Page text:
Stroke is a serious condition, sometimes leading to permanent disability. Often referred to as a transient ischemic attack, or TIA, a minor stroke rarely results in permanent damage. It is usually diagnosed as stroke-like symptoms that last for less than 24 hours. Recovery from a minor stroke often occurs in a short amount of time. Most people who suffer minor strokes recover most or all prior abilities.
Most strokes result in weakness or immobility on one side of the body and trouble moving, talking and thinking. One or more of these symptoms might be possible with a minor stroke, but the likelihood of prolonged or permanent disability decreases as the seriousness of the stroke decreases. At the low end of the spectrum, the TIA, or mini-stroke, is not actually classified as a stroke. Although it usually has the same immediate symptoms, a mini stroke lasts only a few hours to a day and does not lead to permanent brain damage. Instead, the results of the attack fade after the attack ceases. A TIA is considered the body's warning signal that a more serious stroke is possible. The necessary treatment for a TIA is usually designed to ensure that a more serious stroke does not occur in the future.
Stroke recovery involves four phases. The first phase is immediate hospital treatment, designed to keep patients alive and prevent a subsequent stroke. Treatment also focuses on dealing with other medical problems. Drug treatment, for example, works to thin blood clots that might have resulted in stroke. Some treatment involves changing habits, including tackling obesity and cigarette-smoking. Both increase the risk for stroke. Spontaneous recovery is the body's own method of healing. In minor strokes, any abilities lost during the attack begin to come back after treatment through the body's ability for spontaneous recovery. Rehabilitation is the third level of recovery. Active rehabilitation often involves both physical and psychological retraining. TIAs do not require the extensive rehabilitation more common among those who suffer serious strokes. The final phase of stroke recovery is a return to a normal lifestyle.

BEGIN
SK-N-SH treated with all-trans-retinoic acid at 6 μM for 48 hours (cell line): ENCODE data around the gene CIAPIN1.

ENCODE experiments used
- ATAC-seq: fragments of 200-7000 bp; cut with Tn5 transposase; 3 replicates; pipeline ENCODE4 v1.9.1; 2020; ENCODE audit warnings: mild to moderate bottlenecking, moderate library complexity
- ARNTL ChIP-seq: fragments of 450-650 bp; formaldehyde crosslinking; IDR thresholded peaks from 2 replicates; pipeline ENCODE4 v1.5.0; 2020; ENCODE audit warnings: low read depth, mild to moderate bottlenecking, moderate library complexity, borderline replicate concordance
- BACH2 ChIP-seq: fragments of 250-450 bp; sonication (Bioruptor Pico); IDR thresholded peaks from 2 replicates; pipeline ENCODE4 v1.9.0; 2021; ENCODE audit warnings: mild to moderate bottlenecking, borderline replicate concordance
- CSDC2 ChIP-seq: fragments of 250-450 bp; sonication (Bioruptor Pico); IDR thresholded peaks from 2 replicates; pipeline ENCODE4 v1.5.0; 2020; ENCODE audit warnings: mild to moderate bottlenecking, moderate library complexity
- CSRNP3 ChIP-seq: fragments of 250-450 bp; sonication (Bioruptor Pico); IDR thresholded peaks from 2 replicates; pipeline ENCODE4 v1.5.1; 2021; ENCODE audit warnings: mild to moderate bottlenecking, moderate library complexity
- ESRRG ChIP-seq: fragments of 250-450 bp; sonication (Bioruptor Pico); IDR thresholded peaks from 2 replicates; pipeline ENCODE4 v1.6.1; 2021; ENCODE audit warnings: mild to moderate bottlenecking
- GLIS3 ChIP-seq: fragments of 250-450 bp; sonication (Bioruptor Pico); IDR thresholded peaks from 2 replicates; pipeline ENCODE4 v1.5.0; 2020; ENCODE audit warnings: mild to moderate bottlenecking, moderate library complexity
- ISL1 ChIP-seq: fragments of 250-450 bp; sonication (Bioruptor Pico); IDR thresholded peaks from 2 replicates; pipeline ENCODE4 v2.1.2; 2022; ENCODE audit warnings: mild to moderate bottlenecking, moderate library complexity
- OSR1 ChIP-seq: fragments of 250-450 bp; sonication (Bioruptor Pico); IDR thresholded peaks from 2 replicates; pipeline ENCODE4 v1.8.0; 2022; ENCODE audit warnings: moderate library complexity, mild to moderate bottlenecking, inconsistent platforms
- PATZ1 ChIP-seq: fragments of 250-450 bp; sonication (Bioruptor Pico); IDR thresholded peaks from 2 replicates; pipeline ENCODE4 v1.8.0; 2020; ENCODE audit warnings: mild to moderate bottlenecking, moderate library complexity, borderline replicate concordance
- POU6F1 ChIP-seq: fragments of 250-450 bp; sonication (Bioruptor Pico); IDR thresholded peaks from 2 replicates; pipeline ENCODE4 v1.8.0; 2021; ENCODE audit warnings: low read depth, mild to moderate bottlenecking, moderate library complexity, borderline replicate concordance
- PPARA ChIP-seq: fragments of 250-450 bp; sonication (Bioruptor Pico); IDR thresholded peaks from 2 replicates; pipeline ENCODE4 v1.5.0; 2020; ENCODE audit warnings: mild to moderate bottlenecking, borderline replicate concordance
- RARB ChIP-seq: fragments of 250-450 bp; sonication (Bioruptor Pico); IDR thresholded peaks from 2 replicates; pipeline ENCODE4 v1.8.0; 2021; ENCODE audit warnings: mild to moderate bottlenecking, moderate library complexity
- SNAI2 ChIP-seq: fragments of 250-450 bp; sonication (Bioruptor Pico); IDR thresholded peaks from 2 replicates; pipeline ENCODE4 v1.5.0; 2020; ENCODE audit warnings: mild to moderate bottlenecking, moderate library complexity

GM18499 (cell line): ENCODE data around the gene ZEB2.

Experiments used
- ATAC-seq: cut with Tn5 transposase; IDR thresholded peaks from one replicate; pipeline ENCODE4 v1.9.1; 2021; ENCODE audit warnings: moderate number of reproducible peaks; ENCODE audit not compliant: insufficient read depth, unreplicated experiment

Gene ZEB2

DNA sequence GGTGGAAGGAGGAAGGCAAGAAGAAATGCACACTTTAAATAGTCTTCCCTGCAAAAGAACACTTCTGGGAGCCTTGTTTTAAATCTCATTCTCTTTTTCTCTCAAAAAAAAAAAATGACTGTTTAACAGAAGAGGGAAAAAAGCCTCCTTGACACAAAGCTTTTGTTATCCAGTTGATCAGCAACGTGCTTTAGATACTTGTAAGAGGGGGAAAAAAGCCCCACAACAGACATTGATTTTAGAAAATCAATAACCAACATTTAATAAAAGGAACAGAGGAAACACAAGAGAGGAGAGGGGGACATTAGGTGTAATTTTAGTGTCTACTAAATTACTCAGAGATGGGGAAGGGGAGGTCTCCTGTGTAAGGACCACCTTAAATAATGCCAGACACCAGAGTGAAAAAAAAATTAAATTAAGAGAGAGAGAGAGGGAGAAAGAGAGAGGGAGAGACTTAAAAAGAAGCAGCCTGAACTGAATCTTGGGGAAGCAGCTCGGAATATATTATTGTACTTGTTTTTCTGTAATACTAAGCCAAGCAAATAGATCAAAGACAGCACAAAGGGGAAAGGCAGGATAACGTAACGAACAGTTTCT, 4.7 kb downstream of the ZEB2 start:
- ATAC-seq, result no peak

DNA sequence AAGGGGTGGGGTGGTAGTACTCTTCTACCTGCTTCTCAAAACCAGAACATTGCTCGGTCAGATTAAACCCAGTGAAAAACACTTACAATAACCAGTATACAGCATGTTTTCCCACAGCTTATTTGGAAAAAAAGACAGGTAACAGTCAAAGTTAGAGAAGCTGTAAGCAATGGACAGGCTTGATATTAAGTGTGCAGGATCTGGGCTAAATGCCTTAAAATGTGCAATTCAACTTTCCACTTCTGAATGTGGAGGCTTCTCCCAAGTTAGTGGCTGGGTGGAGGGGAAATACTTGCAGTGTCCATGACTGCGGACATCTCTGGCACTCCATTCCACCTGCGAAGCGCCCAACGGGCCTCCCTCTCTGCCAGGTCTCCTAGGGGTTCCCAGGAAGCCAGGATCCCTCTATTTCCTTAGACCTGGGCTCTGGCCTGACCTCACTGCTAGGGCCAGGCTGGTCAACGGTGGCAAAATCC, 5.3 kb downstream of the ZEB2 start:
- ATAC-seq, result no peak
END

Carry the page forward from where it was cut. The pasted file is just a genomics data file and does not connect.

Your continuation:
Suffering a stroke significantly increases the chance that you will have a more serious stroke in the future. This also holds true for a TMG, often referred to as a "mini-stroke." Simply because you have recovered does not mean you are in the clear. If you have had a stroke in the past, you should make regular doctor visits and follow post-episode treatment advice. Steps taken to prevent another stroke often include addressing high blood pressure, cigarette smoking, high cholesterol, diabetes, obesity, heart disease, heavy alcohol use and drug abuse. Through medicine and lifestyle changes, individuals can improve their outlooks.